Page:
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The saint effect

Vivekananda, the secret behind why Indians are today respected in the West

I was born in Narsapuram in the West Godavari district of Andhra Pradesh, and brought up in Visakhapatnam. I joined TCS in Hyderabad in 1998 and my first project was an assignment in the United States lasting three months. This was quite a big challenge in my house. Neither did my mother want me to go nor was I keen to do so. I am not a risk-taker by nature and I did not want to move out of my comfort zone where I was being pampered by my parents.

 

But my father desperately wanted me to go to U.S. He wanted me to be brave and experience this opportunity. He wanted me to visit Mertil Beach, which was a very significant location for Meher Baba lovers (he is a saint from Maharashtra). My father tried to motivate me by talking about Swami Vivekananda, of how as a wandering monk nobody would receive him, how he travelled months together in a ship to reach the western land. But now I will have my office colleagues to pick me up on arrival, or if I needed any other help. And I can fly and reach the U.S. in 20 hours unlike the months that Vivekananda took.

 

Finally the day of my departure arrived. My mom, dad and elder brother were in the airport. My mom and dad were in tears, and so was I. Seeing the emotional scene, even the other passengers around us started giving advice: It is all fine nowadays… lots of people are going to America… it’s all safe, she will be well taken care of, etc.

 

I went to the office the day after I landed. I did not feel an alien as I had feared. We did not know how to enter the office, how to use the swipe card, how to use the coffee machine and so on. But all this was made so easy by the staff of Nasdaq, where I went to work. What was amazing and thought-provoking was the respect I received. I had seen the U.S. in the movies and television as a great, advanced, economically progressed country. So I had this image of the country with people who were so intelligent, great and special, who just knew it all. I was therefore very fearful, thinking I would need to ensure I do every task given to me by them correctly, without any mistake. Basically I had the mindset to accept instructions and execute.

 

But quite to the contrary, I realised they were asking for ideas to our team and treating us as consultants. I went to follow, but I realised they are waiting to follow, and I am to be a giver of ideas. At that time I thought this was because I was very intelligent and knowledgeable. This could have been the case if they had interacted with me for some time and they understood I was knowledgeable and so on. But at first sight itself they were treating me as a thinker and an idea-giver. So that could not be because of me alone, but rather somebody who was there before me.

 

It never stopped there: I worked for GE Plastics in the Netherlands, Nokia and ABB in Finland, and so on, and in all the customer-locations I enjoyed good respect. Not only me, but also many of my Indian colleagues who worked in foreign lands were treated as people of ideas and wisdom and never people of wages. This subtle reason or rather in IT terms the root cause of this treatment, had been missed out by me and the whole IT world. It came to my ignorant mind only after I read Vivekananda 10 years later. The first book I read was Speeches from Colombo to Almoro.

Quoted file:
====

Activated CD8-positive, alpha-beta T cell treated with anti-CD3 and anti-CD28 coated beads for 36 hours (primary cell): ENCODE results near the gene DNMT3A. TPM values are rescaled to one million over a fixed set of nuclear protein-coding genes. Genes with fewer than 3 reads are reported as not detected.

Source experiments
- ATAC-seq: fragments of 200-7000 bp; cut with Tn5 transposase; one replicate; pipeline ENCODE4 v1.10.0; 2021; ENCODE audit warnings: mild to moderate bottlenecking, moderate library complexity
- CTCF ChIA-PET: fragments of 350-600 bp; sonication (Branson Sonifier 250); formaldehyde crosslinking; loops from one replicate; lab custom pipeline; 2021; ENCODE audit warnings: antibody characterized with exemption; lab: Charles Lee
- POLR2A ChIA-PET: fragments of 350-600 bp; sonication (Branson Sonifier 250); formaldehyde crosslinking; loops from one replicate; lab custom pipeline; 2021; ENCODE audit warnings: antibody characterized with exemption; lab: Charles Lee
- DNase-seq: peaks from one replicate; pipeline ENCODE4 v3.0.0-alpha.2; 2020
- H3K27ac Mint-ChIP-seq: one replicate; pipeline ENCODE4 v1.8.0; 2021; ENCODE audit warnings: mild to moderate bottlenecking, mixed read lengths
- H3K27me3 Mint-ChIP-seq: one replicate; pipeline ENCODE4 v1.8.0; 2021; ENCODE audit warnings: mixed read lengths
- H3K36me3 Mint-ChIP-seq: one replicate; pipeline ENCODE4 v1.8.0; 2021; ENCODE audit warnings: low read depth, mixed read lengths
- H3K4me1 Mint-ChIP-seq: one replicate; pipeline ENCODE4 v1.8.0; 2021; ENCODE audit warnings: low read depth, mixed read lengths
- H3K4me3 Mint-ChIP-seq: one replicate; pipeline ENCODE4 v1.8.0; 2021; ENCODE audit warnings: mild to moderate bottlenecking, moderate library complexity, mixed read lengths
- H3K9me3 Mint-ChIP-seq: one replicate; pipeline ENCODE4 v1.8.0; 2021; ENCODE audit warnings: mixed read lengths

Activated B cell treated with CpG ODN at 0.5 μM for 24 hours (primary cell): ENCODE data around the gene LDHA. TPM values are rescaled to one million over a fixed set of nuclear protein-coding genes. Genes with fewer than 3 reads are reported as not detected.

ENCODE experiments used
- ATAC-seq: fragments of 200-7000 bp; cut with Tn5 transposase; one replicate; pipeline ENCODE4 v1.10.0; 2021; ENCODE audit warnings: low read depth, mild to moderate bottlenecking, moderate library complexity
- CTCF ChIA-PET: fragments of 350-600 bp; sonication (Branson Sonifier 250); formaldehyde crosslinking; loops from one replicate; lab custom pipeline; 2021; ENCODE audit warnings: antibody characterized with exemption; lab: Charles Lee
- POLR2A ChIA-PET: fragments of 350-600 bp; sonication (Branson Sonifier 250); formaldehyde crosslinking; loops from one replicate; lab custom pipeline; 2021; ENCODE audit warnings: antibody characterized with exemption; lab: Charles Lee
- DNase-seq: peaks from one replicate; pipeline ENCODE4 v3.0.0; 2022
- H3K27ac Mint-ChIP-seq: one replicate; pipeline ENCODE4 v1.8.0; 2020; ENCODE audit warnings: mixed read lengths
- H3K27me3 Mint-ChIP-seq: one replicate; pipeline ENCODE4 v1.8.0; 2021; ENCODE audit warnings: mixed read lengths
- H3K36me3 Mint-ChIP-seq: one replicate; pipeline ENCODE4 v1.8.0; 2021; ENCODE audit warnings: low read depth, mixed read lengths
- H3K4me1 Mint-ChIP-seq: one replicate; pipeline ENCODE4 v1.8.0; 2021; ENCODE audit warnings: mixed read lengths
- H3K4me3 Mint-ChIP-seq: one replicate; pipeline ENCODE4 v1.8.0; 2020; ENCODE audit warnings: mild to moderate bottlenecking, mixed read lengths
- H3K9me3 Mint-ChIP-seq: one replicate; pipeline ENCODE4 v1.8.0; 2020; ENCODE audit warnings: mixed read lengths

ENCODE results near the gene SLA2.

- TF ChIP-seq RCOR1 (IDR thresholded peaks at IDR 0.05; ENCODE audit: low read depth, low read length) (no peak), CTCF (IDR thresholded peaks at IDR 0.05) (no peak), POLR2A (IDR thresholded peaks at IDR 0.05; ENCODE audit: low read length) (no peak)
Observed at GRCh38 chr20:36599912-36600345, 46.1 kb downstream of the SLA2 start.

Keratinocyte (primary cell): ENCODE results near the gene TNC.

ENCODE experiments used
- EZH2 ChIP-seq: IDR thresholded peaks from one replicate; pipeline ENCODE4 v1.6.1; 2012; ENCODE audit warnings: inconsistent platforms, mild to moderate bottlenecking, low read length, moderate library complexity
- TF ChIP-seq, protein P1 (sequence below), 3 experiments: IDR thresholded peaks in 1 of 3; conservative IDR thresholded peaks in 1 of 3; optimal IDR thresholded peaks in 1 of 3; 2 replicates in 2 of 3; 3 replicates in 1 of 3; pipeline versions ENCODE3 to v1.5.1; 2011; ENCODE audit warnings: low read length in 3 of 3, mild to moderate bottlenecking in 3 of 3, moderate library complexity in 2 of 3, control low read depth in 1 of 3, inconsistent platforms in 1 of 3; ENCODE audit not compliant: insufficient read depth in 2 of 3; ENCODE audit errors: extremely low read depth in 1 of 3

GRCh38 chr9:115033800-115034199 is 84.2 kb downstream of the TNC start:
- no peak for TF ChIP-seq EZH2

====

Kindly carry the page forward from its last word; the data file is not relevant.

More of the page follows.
His books not only gave me an idea of his dreams, but also opened my eyes to why every Indian’s thoughts and ideas are respected in the western world. It opened my eyes as to who lay the seeds of this thought process in the western mind about the wisdom of the Indian mind. Vivekananda was one of the first Indian monks to have stepped on to foreign lands. He had not just exposed Hinduism to the western world but also gave a glimpse of the Hindu mind to the western world. The effect of that glimpse is still benefiting each and every Indian mind that travels and works in the western world. Each Indian mind is considered a mind of wisdom, a mind of tolerance and a mind of acceptance. This in turn fetches us respect.

 

One of his dreams about youth was: Youth have to travel to other countries to learn and spread the latest technology, alleviate poverty. That is what the whole of our IT world is doing now. After 150 years his dream is a reality. We not only learnt and spread but we became leaders and pioneers in this field. Sundar Pichai, Satya Nadella and many more are the living examples of his dream. As his story goes, we are no more frogs in the well but belong to the wide ocean.

 

I have immense gratitude to Vivekananda’s purity, his thoughts, his dreams and to his monumental efforts to make those dreams come true.

 

What next? He dreamt to drive away poverty in India. He could not see India suffering in poverty. He felt Vedanta cannot be taught to the poor experiencing the pangs of hunger. Now 22% of India is below the poverty line compared to the 70% in those days. How can the new empowered youth of the country who have got the exposure of the economically advanced countries help raise the brothers and sisters of India above the poverty line?

 

A hundred years back, just one swamiji’s travel created today; today so many of us travel – what will we make of India a hundred years down the line?

 

 

 

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chinthapalli@yahoo.com

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Printable version | Feb 22, 2020 10:27:36 AM | https://www.thehindu.com/opinion/open-page/The-saint-effect/article17047354.ece

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